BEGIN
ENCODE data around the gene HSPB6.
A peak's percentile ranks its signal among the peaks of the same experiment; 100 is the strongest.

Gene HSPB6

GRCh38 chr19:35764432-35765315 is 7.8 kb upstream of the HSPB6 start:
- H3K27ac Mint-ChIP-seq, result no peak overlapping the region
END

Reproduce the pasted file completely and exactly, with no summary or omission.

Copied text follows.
ENCODE data around the gene HSPB6.
A peak's percentile ranks its signal among the peaks of the same experiment; 100 is the strongest.

Gene HSPB6

GRCh38 chr19:35764432-35765315 is 7.8 kb upstream of the HSPB6 start:
- H3K27ac Mint-ChIP-seq, result no peak overlapping the region